2,435 new coronavirus cases were found in Israel over the last 24 hours, the Health Ministry announced on Motzoei Shabbos.
The ministry announced that 98,759 tests were conducted, with 2.49% of cases returning a positive result.
As of Motzoei Shabbos, 201 patients are in serious condition, a rise of 22 in 24 hours. This is the highest number since mid-April and up from 168 since Friday, with 31 patients on ventilators.
Meanwhile, Israel will launch its administering of the Moderna coronavirus vaccine on Sunday and begin “widely using” it among the Israeli population, the Health Ministry said on Friday.
The ministry had announced plans to begin allowing health funds to order and distribute the Moderna vaccine earlier in the month. On Friday, it elaborated on the protocol for the vaccine.
Until now, Israel used its Moderna doses to inoculate Palestinians who work inside Israel, but has given the Israeli population solely Pfizer after a deal was struck with the company to receive as many vaccines as Israel needed in exchange for the country providing infection and side-effect data to Pfizer.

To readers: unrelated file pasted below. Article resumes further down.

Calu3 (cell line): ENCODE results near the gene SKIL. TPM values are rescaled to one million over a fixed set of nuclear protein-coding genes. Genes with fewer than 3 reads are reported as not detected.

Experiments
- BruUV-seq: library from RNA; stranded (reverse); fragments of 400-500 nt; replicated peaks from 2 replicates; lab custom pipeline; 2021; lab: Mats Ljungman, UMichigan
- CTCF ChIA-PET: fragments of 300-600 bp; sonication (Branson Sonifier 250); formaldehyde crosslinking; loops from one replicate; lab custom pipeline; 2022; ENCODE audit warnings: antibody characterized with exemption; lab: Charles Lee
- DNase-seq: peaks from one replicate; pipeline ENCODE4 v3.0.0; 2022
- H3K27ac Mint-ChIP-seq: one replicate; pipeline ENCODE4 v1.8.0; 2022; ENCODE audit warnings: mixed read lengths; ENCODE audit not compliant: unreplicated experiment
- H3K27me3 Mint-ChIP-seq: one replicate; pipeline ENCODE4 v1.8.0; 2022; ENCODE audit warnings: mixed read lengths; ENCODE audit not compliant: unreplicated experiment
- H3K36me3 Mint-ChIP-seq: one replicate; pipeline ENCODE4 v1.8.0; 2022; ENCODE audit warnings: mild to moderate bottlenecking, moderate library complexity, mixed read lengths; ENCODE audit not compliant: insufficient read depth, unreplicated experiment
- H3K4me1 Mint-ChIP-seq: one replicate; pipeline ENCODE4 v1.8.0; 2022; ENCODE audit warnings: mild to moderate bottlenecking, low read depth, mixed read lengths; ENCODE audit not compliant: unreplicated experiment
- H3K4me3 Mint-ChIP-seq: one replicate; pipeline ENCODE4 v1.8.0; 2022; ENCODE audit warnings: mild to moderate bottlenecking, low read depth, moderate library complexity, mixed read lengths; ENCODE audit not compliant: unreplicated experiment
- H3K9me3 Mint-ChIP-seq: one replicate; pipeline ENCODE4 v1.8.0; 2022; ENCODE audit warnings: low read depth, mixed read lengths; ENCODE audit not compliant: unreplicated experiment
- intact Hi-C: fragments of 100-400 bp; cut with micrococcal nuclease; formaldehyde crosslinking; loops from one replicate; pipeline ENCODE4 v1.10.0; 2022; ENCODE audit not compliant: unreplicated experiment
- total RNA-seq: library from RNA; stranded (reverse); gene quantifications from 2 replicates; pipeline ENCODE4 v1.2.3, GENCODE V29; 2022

Going forward, the Health Ministry said, both Moderna and Pfizer vaccines will be given in Israel.
Those aged 18 and older who have not yet been vaccinated with the Pfizer vaccine will now be given two shots of Moderna 28 days apart. Those over 18 who have already been given one or two doses of the Pfizer vaccine should also receive their next dose of Pfizer, the shots being administered 21 days apart.
Anyone who received a first shot of Moderna, including people who might have received such a dose abroad, will receive a second dose of this vaccine.
The Moderna vaccine is only approved for use in individuals over the age of 18, meaning any youth under 18 will still need to receive Pfizer.